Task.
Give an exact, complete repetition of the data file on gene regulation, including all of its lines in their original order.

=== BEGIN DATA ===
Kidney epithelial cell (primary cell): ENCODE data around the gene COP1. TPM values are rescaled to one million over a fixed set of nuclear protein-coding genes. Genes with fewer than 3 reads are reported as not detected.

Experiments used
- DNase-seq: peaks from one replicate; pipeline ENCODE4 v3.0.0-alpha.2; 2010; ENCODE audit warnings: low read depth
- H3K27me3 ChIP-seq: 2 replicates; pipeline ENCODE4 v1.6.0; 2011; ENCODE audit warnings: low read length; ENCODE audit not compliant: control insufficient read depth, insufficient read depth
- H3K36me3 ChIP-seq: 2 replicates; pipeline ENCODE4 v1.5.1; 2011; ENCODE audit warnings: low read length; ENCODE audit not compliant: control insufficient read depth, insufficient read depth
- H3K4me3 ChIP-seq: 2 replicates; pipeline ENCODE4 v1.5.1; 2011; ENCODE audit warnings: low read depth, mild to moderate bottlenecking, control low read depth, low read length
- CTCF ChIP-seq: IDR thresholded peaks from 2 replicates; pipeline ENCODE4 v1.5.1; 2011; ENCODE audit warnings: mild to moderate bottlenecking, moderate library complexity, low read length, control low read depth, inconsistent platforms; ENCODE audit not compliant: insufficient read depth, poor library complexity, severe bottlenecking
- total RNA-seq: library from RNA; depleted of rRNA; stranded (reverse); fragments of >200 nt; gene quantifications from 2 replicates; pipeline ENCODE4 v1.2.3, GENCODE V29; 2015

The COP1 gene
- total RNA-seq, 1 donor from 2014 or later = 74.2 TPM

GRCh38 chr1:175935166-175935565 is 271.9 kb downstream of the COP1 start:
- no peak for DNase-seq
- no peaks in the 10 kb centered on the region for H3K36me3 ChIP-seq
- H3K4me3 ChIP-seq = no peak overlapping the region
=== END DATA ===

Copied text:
Kidney epithelial cell (primary cell): ENCODE data around the gene COP1. TPM values are rescaled to one million over a fixed set of nuclear protein-coding genes. Genes with fewer than 3 reads are reported as not detected.

Experiments used
- DNase-seq: peaks from one replicate; pipeline ENCODE4 v3.0.0-alpha.2; 2010; ENCODE audit warnings: low read depth
- H3K27me3 ChIP-seq: 2 replicates; pipeline ENCODE4 v1.6.0; 2011; ENCODE audit warnings: low read length; ENCODE audit not compliant: control insufficient read depth, insufficient read depth
- H3K36me3 ChIP-seq: 2 replicates; pipeline ENCODE4 v1.5.1; 2011; ENCODE audit warnings: low read length; ENCODE audit not compliant: control insufficient read depth, insufficient read depth
- H3K4me3 ChIP-seq: 2 replicates; pipeline ENCODE4 v1.5.1; 2011; ENCODE audit warnings: low read depth, mild to moderate bottlenecking, control low read depth, low read length
- CTCF ChIP-seq: IDR thresholded peaks from 2 replicates; pipeline ENCODE4 v1.5.1; 2011; ENCODE audit warnings: mild to moderate bottlenecking, moderate library complexity, low read length, control low read depth, inconsistent platforms; ENCODE audit not compliant: insufficient read depth, poor library complexity, severe bottlenecking
- total RNA-seq: library from RNA; depleted of rRNA; stranded (reverse); fragments of >200 nt; gene quantifications from 2 replicates; pipeline ENCODE4 v1.2.3, GENCODE V29; 2015

The COP1 gene
- total RNA-seq, 1 donor from 2014 or later = 74.2 TPM

GRCh38 chr1:175935166-175935565 is 271.9 kb downstream of the COP1 start:
- no peak for DNase-seq
- no peaks in the 10 kb centered on the region for H3K36me3 ChIP-seq
- H3K4me3 ChIP-seq = no peak overlapping the region